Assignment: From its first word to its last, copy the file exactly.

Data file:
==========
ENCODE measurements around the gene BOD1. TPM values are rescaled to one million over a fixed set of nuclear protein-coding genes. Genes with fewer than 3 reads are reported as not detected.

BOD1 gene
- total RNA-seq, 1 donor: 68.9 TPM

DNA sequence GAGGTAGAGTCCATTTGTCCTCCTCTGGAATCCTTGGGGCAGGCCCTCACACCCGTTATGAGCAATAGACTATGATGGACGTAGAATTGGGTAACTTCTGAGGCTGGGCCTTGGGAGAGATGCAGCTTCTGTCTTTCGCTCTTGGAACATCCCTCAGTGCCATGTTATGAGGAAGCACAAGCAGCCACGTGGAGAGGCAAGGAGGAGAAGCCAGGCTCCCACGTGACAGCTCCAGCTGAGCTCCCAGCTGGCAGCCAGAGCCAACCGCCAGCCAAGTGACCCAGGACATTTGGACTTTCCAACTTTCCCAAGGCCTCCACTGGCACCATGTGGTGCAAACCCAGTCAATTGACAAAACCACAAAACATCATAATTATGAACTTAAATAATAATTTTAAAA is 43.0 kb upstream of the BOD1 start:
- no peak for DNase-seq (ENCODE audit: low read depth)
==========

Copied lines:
ENCODE measurements around the gene BOD1. TPM values are rescaled to one million over a fixed set of nuclear protein-coding genes. Genes with fewer than 3 reads are reported as not detected.

BOD1 gene
- total RNA-seq, 1 donor: 68.9 TPM

DNA sequence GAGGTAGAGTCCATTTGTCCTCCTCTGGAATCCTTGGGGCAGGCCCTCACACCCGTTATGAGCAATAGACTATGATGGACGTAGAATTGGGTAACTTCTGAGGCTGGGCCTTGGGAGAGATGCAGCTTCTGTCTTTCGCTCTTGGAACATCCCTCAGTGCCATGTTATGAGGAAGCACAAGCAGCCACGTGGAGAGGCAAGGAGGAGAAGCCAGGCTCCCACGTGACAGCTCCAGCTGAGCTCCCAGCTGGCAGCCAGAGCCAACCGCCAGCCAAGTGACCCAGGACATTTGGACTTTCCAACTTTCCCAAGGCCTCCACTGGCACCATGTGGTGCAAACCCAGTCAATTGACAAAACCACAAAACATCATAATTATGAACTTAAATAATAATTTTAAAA is 43.0 kb upstream of the BOD1 start:
- no peak for DNase-seq (ENCODE audit: low read depth)